I am not sure I do, actually. Given that my metabolic processes are constant, I am not quite the same object that got out of my bed this morning, and given that I am constantly taking in sense-impressions, and processing them, I am not quite the same mind or soul either. If the words mind, soul, prove, we, exist have any meaning.
What would “exist” mean? If I am part of a simulation in an alien battle-computer deciding whether to invade this galaxy I imagine myself part of, I still “exist” in the sense that it behoves me to imagine that I do. Resistance is futile!
So, I can’t prove that I exist, never mind that we exist, but it appears useful to act as if there is a sequence of entities with a certain degree of continuity, which might be referred to as “Clare Flourish”, and that it is in a “world” where there are similar sequences of entities. I act as if my sense-impressions register something other than myself, in a useful manner which allows me to make predictions and decisions- until it doesn’t. I behave like a naïve realist, in other words.
Klovax asked this. She self-identifies as a nihilist. My understanding was that a nihilist believed nothing had value- Oh, OK, then- but her identification moved me to read further: if she finds value in nihilism, it is worth checking out. I turn to my Oxford Companion to Philosophy which tells me that nihilist is more usually a term of abuse, meaning someone who believes there is no justification for values or morality. So when Klovax tells me I have dodged the question, which is true, I could reply that she has no grounds to object to that. I choose to act as if values had meaning. I find hers a wonderful question, and am grateful.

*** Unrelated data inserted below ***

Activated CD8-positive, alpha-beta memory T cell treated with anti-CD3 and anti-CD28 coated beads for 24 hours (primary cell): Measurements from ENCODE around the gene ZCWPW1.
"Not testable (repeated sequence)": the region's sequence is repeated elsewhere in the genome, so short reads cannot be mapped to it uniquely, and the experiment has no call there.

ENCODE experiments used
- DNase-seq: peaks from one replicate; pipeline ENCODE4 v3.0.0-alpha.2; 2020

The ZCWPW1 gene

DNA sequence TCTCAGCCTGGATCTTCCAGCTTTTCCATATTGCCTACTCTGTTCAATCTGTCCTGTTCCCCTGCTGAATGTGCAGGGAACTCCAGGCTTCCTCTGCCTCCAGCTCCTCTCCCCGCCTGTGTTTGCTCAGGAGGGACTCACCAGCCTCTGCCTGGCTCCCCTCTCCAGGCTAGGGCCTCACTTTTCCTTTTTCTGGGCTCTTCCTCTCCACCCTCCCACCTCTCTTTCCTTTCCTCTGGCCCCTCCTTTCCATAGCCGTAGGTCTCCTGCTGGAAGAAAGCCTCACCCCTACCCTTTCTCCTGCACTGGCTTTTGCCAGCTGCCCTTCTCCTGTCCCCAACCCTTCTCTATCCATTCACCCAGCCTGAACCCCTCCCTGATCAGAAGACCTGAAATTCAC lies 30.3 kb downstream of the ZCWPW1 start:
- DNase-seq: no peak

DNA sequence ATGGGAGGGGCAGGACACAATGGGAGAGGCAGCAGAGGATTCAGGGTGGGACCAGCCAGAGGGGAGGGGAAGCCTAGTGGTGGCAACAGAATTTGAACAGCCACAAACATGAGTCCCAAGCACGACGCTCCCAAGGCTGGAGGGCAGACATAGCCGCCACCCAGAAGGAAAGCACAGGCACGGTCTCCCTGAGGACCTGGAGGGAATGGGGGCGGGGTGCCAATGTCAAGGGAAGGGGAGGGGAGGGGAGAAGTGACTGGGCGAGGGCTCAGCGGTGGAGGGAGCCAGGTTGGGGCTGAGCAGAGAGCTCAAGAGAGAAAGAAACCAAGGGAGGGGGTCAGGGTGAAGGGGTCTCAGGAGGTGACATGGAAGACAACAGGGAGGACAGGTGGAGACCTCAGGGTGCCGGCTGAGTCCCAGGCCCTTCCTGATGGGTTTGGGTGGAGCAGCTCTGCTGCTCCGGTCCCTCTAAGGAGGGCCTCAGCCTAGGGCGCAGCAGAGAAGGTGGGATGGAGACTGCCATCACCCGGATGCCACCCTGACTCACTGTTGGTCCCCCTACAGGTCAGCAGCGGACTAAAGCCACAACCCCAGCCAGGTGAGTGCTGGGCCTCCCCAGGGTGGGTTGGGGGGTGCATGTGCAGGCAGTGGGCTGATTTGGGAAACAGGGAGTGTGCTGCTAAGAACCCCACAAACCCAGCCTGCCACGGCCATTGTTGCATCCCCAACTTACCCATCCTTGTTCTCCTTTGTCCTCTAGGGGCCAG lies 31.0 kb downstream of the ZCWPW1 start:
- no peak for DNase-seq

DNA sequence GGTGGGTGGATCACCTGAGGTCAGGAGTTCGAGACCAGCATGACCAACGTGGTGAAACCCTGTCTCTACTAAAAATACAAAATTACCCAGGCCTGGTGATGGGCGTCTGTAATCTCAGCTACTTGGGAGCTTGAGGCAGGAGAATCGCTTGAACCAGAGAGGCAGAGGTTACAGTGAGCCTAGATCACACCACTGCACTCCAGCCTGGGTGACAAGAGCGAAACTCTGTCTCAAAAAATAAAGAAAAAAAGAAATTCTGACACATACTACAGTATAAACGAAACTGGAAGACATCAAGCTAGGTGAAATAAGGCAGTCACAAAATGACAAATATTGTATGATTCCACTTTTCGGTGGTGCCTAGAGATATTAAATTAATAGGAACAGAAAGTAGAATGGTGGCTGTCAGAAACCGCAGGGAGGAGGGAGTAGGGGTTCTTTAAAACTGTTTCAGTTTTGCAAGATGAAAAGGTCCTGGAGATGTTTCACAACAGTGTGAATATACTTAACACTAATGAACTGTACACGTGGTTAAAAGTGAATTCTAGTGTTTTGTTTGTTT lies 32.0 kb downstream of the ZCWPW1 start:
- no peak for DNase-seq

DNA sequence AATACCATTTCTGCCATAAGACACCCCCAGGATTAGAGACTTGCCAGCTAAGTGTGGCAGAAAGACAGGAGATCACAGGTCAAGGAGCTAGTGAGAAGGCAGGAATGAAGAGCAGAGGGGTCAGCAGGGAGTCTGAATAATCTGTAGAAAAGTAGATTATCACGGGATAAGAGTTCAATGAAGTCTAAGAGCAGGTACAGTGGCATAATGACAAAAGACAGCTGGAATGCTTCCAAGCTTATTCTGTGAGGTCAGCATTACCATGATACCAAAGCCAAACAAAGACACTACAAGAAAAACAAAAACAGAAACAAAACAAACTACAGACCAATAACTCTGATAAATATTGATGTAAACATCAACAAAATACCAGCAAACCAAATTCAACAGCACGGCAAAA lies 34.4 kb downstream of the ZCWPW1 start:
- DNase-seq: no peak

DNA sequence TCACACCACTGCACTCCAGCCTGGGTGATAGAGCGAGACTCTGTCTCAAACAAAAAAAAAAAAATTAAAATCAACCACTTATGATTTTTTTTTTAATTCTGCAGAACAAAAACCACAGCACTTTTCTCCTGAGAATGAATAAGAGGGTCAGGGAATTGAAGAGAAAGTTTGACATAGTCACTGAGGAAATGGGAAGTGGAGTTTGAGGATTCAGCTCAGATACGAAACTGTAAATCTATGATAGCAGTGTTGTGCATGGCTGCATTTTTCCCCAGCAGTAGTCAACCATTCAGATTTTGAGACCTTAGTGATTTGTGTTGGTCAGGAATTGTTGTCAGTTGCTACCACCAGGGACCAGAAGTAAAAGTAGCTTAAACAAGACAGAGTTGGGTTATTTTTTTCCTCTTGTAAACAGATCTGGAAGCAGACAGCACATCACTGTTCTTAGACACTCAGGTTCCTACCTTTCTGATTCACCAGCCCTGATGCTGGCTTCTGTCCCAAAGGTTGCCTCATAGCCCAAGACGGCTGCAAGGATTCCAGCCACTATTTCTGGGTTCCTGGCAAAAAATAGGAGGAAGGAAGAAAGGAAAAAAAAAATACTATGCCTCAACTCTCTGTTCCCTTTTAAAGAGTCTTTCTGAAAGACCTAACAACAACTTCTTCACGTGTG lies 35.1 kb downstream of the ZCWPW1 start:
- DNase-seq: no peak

I then had a look at the entry for existence. It tells me that “exist” does not express a property of objects, as verbs like “shine” or “fall” do, but a property of properties- to say “God exists” is to say “the property of God-hood is instantiated”.
This is not a book I get down from my shelves often.
It goes on to say that David Lewis espouses an idea called Modal Realism, in which Pegasus- or, I don’t know, Doctor Who- has full-blooded existence in other possible worlds. Lovely as the thought that The Doctor exists is, Lewis admits he is not “actual”. You see what I mean about “it depends what ‘exist’ means”.
The biggest metaphysical problem is why anything should exist at all. I am unaware whether there is an Answer to this question. When I read that God, angels and demons have necessary existence, but this does not mean that they necessarily exist, I give up on the thought of proving existence.
I do not share enough William Blake.